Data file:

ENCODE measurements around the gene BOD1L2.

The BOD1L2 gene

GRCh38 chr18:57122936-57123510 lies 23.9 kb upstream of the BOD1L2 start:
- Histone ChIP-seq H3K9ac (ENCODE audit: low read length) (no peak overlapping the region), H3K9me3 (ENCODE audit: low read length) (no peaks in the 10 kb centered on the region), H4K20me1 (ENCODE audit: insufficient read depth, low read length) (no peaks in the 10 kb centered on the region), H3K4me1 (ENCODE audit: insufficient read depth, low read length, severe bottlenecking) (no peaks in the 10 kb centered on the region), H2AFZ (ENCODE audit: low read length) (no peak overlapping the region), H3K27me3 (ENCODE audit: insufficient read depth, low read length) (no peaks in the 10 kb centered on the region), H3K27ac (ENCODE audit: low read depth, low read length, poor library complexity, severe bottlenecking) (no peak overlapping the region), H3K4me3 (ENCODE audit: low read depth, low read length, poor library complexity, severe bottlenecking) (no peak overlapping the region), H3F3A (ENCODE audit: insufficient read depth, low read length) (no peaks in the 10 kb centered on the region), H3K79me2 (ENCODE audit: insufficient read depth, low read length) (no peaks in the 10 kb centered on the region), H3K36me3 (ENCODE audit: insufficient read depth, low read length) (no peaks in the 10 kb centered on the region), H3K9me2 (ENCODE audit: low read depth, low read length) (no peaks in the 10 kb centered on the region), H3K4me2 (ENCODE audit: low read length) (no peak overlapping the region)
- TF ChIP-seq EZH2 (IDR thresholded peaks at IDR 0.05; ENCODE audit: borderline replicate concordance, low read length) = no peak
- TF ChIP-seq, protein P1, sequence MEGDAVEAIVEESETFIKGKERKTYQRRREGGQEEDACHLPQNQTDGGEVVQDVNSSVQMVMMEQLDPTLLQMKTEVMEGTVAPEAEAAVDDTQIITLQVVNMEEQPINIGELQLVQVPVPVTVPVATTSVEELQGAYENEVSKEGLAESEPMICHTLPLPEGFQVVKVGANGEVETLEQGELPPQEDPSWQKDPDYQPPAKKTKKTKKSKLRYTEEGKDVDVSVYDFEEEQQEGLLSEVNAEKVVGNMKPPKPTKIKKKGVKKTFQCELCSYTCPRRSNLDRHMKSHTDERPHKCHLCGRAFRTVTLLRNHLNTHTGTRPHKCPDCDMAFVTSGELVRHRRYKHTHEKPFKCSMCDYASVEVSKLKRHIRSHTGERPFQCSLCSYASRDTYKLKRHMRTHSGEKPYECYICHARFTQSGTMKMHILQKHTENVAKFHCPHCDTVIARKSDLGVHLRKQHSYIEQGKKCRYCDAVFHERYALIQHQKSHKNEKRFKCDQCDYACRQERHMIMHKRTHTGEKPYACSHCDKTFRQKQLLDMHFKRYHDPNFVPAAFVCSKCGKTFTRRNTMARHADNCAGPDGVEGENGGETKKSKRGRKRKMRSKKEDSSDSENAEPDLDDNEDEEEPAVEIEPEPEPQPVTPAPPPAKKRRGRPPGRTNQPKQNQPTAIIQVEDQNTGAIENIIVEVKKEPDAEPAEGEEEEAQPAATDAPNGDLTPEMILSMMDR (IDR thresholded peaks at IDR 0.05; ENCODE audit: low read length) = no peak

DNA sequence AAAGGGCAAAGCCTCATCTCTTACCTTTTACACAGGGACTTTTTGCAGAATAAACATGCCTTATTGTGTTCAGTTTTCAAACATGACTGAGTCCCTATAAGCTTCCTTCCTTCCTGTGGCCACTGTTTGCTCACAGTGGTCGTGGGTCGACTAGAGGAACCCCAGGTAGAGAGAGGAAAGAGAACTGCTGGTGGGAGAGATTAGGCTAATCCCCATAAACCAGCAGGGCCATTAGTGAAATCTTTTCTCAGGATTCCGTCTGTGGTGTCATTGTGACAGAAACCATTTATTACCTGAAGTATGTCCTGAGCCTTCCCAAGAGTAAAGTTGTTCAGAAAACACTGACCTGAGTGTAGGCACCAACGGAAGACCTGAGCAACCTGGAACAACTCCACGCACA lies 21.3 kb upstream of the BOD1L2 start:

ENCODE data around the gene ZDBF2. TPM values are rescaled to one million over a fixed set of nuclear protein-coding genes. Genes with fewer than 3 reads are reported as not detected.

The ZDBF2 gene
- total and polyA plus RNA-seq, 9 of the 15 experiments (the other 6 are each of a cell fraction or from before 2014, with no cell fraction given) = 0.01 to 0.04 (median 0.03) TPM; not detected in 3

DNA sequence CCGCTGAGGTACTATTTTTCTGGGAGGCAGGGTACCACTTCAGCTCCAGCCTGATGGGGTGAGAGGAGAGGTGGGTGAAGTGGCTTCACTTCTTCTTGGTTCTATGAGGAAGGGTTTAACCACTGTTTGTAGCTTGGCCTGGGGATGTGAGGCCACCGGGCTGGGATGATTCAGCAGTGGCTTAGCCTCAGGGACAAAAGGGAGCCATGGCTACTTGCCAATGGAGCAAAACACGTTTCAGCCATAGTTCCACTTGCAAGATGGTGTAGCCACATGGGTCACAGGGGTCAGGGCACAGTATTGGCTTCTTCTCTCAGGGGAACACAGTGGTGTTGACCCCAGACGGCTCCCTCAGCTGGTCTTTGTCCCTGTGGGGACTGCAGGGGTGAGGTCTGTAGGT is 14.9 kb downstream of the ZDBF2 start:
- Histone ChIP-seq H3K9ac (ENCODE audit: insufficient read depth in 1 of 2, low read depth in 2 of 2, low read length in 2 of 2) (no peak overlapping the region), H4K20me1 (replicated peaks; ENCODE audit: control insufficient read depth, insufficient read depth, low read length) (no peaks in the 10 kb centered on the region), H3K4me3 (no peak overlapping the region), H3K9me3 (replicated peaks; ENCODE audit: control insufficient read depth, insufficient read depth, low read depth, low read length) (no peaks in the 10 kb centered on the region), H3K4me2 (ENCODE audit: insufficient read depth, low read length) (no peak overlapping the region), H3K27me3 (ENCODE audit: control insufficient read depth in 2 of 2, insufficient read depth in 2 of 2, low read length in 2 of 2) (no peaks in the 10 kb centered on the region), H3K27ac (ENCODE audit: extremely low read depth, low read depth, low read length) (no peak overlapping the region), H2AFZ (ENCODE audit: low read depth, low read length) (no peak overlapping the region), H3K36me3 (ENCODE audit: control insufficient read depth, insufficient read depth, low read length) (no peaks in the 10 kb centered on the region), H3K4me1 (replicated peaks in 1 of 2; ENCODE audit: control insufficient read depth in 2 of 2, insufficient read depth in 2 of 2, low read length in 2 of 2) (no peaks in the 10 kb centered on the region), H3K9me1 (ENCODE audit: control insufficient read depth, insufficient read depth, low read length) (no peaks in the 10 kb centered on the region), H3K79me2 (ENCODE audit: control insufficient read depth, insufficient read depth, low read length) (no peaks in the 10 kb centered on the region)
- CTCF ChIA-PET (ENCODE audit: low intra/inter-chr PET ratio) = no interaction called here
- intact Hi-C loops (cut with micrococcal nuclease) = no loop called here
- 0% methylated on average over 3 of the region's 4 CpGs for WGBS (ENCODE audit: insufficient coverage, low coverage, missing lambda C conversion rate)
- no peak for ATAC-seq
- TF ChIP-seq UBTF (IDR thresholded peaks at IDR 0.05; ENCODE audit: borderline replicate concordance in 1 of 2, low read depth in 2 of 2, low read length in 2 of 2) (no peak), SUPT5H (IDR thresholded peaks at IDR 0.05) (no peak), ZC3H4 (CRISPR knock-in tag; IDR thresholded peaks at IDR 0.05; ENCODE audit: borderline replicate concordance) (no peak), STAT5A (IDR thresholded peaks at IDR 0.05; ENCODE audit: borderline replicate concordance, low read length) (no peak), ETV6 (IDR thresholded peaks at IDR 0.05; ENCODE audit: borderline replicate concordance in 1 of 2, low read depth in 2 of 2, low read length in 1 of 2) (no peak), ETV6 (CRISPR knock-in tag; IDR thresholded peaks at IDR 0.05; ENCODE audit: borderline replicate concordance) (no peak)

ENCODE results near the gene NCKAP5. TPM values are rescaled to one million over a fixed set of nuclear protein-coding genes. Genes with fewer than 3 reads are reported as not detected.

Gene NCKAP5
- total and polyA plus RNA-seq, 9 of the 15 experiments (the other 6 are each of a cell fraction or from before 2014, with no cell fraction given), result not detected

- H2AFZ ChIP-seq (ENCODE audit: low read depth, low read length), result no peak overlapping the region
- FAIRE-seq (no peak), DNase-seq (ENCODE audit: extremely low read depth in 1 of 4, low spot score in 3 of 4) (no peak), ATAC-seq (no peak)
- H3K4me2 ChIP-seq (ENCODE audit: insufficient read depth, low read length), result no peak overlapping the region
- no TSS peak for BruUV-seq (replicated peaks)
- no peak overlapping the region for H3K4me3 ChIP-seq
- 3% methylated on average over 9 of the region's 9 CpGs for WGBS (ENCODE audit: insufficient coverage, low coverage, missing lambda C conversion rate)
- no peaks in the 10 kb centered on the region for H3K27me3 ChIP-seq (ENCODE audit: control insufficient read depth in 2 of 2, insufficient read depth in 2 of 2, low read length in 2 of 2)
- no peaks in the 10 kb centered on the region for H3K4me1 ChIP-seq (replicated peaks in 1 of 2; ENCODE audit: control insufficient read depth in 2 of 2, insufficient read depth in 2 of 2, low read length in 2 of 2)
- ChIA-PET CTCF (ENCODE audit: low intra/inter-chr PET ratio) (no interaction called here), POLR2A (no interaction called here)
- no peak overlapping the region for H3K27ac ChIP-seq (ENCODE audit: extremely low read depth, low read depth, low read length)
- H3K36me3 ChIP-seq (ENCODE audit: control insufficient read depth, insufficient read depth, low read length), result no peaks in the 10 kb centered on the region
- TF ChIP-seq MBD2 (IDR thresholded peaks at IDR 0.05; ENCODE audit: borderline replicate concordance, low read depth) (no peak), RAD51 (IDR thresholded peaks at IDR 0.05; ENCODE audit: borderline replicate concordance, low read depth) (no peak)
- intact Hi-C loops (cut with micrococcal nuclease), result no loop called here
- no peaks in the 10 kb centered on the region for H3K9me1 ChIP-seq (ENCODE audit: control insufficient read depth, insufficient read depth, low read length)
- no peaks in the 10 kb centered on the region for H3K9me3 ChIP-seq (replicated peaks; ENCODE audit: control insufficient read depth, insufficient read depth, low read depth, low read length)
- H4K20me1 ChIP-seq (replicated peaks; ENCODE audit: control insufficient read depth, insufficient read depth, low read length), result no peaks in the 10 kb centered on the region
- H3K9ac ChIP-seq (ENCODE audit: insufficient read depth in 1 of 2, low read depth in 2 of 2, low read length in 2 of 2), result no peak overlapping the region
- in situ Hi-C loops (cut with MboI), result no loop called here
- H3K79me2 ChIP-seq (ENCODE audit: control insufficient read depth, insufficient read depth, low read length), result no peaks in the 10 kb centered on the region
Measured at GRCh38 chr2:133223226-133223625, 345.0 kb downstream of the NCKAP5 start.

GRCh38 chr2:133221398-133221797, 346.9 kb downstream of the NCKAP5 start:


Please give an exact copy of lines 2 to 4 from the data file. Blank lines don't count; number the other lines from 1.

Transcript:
The BOD1L2 gene

GRCh38 chr18:57122936-57123510 lies 23.9 kb upstream of the BOD1L2 start:
- Histone ChIP-seq H3K9ac (ENCODE audit: low read length) (no peak overlapping the region), H3K9me3 (ENCODE audit: low read length) (no peaks in the 10 kb centered on the region), H4K20me1 (ENCODE audit: insufficient read depth, low read length) (no peaks in the 10 kb centered on the region), H3K4me1 (ENCODE audit: insufficient read depth, low read length, severe bottlenecking) (no peaks in the 10 kb centered on the region), H2AFZ (ENCODE audit: low read length) (no peak overlapping the region), H3K27me3 (ENCODE audit: insufficient read depth, low read length) (no peaks in the 10 kb centered on the region), H3K27ac (ENCODE audit: low read depth, low read length, poor library complexity, severe bottlenecking) (no peak overlapping the region), H3K4me3 (ENCODE audit: low read depth, low read length, poor library complexity, severe bottlenecking) (no peak overlapping the region), H3F3A (ENCODE audit: insufficient read depth, low read length) (no peaks in the 10 kb centered on the region), H3K79me2 (ENCODE audit: insufficient read depth, low read length) (no peaks in the 10 kb centered on the region), H3K36me3 (ENCODE audit: insufficient read depth, low read length) (no peaks in the 10 kb centered on the region), H3K9me2 (ENCODE audit: low read depth, low read length) (no peaks in the 10 kb centered on the region), H3K4me2 (ENCODE audit: low read length) (no peak overlapping the region)